The more powerful E550, meanwhile, will start at $56,300, also a cut of about 10% compared to the 2009 model.    (more…)

First Drive: 2010 Hyundai Genesis Coupe

Affordable? Yes. Cheap and cheerful? Not anymore.

by on Apr.01, 2009

Turning heads and leaving tire tracks, the 2010 Hyundai Genesis Coupe should redefine the Korean brand.

Turning heads and leaving tire tracks, the Genesis Coupe should help redefine the Korean brand.

If you’re a comedian, there are some things that automatically ensure a laugh.  You can slip on a banana peel or take a pie in the face.  You usually only have to mention New Jersey – and before you Joisey boys write me hate letters, know that I grew up off Exit 117 – or you can say the word “Hyundai.”

Since its American debut, two decades ago, the Korean carmaker has been the butt of Leno’s late night jokes, and not taken very seriously by automotive aficionados.  That was well-deserved in the days of the original Hyundai Pony, but not anymore.  If you hadn’t heard, the automaker’s first luxury car, the Genesis sedan, was named North American Car of the Year by a panel of 50 U.S. and Canadian autowriters, early this year.  (I’m one of those judges.)

Now comes the second car to bear the Genesis badge, in this case a striking blend of styling, power and sporty handling dubbed the Genesis Coupe.  Its debut should have the competition seriously concerned.  And that’s no joke. (more…)

First Drive: Infiniti G37 Convertible

Good looks, great performance. Sorry about the trunk.

by on Mar.27, 2009

Infiniti traded off trunk and rear seat space to deliver a convertible that maintains the looks of the sleek G37 Coupe.

Infiniti traded trunk and rear seat space for a convertible with the sleek look of the G37 Coupe.

As I set out on a beautiful, early Spring morning for the winding open roads north of Los Angeles, my mind turns back to the frigid cold morning, just a wee bit more than 20 years before, when Nissan formally pulled the wraps off its new luxury brand, Infiniti.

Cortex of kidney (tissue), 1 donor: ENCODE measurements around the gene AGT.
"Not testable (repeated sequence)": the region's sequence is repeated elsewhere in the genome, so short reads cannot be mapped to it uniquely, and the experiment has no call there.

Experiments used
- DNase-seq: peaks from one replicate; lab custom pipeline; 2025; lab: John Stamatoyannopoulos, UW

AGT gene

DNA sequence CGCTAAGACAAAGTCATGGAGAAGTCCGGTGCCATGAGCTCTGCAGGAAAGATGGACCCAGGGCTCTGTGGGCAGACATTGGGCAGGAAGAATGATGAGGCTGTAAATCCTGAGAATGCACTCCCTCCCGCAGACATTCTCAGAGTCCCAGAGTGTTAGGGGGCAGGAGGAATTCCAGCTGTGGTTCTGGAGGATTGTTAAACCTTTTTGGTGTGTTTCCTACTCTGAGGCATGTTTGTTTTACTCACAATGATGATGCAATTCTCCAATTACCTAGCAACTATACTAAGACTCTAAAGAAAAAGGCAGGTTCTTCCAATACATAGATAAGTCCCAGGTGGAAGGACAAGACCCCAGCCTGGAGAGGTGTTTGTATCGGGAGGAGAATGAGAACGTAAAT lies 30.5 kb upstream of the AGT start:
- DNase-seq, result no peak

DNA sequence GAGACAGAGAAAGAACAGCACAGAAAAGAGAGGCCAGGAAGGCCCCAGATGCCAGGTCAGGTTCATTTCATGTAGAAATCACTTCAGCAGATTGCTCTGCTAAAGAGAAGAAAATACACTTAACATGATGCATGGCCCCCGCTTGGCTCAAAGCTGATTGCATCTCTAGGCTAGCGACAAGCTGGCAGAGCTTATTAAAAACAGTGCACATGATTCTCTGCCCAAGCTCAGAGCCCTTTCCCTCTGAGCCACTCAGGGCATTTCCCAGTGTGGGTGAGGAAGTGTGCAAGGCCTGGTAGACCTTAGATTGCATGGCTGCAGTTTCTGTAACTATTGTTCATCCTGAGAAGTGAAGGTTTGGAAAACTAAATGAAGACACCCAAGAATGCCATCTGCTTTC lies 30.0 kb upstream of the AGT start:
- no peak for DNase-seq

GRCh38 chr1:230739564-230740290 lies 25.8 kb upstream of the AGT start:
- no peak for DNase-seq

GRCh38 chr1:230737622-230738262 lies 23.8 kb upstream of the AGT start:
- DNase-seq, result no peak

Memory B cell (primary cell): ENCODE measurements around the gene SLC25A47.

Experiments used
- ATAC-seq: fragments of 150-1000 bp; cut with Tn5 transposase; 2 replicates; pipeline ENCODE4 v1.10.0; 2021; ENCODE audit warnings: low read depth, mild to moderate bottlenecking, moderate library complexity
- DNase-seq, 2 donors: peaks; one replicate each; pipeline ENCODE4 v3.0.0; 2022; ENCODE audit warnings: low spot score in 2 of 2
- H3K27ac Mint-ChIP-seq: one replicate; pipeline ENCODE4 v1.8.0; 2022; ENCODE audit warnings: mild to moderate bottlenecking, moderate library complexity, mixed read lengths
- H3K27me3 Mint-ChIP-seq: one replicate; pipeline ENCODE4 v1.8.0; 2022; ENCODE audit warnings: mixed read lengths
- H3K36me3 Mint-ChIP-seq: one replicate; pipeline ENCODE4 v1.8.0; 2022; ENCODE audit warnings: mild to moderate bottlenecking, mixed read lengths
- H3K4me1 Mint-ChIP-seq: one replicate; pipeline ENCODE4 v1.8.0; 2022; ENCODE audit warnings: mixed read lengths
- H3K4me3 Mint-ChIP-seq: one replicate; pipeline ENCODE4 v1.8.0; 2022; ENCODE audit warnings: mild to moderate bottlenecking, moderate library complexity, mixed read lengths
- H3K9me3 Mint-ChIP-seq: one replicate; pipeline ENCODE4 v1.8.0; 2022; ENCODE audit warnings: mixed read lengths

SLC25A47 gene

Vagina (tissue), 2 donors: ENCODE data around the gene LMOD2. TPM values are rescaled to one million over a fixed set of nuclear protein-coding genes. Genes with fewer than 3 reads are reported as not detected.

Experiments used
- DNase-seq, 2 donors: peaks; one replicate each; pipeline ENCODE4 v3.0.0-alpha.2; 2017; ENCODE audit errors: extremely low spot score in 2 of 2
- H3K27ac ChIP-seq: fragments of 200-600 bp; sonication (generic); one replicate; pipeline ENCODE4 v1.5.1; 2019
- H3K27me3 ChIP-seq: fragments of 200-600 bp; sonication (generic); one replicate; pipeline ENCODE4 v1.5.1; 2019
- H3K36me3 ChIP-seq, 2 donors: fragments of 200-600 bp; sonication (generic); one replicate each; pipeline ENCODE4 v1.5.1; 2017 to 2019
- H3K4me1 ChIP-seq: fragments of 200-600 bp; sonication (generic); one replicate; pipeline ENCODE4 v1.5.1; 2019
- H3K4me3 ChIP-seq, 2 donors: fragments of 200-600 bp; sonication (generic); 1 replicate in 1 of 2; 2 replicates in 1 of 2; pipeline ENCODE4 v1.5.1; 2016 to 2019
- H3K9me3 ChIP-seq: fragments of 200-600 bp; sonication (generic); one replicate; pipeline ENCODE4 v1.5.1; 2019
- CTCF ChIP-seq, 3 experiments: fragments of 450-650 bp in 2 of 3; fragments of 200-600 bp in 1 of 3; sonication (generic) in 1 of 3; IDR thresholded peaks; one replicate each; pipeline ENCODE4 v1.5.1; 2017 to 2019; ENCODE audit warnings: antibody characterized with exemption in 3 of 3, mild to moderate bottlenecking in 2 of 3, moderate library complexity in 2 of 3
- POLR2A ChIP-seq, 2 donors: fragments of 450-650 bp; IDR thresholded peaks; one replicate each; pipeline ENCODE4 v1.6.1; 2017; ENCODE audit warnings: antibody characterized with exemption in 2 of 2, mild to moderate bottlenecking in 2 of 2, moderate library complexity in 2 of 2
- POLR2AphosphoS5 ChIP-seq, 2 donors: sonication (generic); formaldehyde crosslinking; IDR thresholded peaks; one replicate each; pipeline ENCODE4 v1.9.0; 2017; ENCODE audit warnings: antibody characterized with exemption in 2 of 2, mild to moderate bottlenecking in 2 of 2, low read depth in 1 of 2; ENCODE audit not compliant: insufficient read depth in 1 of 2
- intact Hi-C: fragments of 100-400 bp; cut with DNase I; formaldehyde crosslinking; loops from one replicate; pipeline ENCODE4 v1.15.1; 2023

The event overlapped the similar announcement, at the 1989 Detroit Auto Show  by Toyota, which used the well-attended show to introduce its own luxury marque, Lexus.  The similarities continued from there.  Both brands would come to market with a pair of new products: a small and reasonably affordable “entry-luxury” sedan, and a high-line saloon car aimed directly at the European makers, such as BMW and Mercedes-Benz that had long dominated the upscale automotive market.

But those nearly identical debuts soon diverged, Lexus quickly becoming one of the most powerful players in the luxury market — indeed, it has been the segment’s best-seller, here in the U.S. for most of the decade – while Infiniti all but vanished from popular perception.  Indeed, in the late 1990s when parent Nissan was struggling for its very survival, it gave serious consideration to killing off the moribund brand.

CEO Carlos Ghosn ultimately relented, and his renewed focus on product has slowly begun to pay off.  Though Infiniti remains an also-ran in the luxury segment, it’s slowly — belatedly — gaining traction.  It’s in the midst of a global product roll-out, one that gained significant notoriety during the recent Geneva Motor Show, thanks to the unveiling of the Essence concept car, judged by many in the media to be the Swiss show’s most striking introduction. (more…)